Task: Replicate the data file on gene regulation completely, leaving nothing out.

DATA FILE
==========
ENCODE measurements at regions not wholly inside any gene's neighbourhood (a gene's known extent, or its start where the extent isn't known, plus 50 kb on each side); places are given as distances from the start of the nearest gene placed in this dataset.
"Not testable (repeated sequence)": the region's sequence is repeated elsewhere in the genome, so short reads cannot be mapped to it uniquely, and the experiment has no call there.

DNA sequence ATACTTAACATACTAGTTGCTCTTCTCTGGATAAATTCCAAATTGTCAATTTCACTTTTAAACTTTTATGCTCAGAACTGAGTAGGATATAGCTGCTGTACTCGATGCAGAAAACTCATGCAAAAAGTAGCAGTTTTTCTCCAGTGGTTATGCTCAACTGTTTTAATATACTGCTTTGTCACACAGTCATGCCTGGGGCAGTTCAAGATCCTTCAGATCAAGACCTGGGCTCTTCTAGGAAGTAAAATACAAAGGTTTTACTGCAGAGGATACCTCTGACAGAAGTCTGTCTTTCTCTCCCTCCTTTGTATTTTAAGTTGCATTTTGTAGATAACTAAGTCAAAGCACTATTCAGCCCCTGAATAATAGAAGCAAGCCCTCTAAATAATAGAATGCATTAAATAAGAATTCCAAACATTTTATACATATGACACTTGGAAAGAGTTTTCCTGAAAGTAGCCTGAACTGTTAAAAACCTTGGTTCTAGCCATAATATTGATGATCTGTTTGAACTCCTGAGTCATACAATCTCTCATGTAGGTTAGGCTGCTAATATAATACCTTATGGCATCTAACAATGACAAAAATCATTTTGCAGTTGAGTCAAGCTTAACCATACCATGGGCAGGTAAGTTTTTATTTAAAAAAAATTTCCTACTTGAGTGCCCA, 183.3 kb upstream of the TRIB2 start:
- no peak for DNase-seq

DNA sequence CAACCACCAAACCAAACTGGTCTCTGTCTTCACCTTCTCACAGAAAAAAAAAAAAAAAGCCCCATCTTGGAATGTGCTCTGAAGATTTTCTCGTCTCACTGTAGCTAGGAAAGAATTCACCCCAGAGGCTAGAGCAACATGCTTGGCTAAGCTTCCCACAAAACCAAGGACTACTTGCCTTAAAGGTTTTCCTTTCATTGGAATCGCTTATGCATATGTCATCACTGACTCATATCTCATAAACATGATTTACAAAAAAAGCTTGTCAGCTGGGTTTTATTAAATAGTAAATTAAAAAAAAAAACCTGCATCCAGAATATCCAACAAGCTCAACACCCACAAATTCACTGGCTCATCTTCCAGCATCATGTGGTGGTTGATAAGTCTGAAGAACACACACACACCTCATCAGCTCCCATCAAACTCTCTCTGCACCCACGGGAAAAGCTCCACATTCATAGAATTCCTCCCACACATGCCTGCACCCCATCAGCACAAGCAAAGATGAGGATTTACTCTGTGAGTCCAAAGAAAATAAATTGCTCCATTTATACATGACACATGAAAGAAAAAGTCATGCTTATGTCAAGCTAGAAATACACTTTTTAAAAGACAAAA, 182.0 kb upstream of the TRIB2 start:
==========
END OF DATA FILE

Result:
ENCODE measurements at regions not wholly inside any gene's neighbourhood (a gene's known extent, or its start where the extent isn't known, plus 50 kb on each side); places are given as distances from the start of the nearest gene placed in this dataset.
"Not testable (repeated sequence)": the region's sequence is repeated elsewhere in the genome, so short reads cannot be mapped to it uniquely, and the experiment has no call there.

DNA sequence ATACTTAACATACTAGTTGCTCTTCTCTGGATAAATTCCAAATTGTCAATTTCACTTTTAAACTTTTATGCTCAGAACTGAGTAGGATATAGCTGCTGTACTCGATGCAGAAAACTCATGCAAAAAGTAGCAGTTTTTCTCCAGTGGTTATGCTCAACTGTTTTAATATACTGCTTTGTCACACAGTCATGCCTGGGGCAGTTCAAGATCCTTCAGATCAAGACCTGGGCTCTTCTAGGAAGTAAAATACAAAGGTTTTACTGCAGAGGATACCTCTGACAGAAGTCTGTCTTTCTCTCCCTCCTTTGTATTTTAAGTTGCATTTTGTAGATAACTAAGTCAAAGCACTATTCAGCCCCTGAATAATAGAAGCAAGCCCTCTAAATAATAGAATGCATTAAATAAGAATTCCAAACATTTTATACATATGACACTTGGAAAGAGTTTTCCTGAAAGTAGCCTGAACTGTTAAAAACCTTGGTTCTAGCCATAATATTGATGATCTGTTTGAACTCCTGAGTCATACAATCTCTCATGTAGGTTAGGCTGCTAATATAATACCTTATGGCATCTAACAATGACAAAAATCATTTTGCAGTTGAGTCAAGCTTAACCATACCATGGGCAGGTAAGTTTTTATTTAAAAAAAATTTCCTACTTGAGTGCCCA, 183.3 kb upstream of the TRIB2 start:
- no peak for DNase-seq

DNA sequence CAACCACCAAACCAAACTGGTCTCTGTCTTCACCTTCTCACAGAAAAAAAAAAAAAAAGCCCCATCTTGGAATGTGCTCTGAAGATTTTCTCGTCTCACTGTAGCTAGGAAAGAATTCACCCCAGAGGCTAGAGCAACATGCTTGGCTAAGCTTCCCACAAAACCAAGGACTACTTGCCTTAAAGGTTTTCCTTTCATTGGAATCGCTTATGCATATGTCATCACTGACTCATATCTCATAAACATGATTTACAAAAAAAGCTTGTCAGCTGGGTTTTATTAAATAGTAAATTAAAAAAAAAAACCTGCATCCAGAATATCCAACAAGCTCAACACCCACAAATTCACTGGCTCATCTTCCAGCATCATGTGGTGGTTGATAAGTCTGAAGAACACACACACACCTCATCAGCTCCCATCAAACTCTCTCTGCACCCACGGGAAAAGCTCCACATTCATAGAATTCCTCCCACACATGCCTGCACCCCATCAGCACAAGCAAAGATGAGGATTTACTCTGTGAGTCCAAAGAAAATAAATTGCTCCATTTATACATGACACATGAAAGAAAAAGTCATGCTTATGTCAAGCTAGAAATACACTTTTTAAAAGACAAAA, 182.0 kb upstream of the TRIB2 start: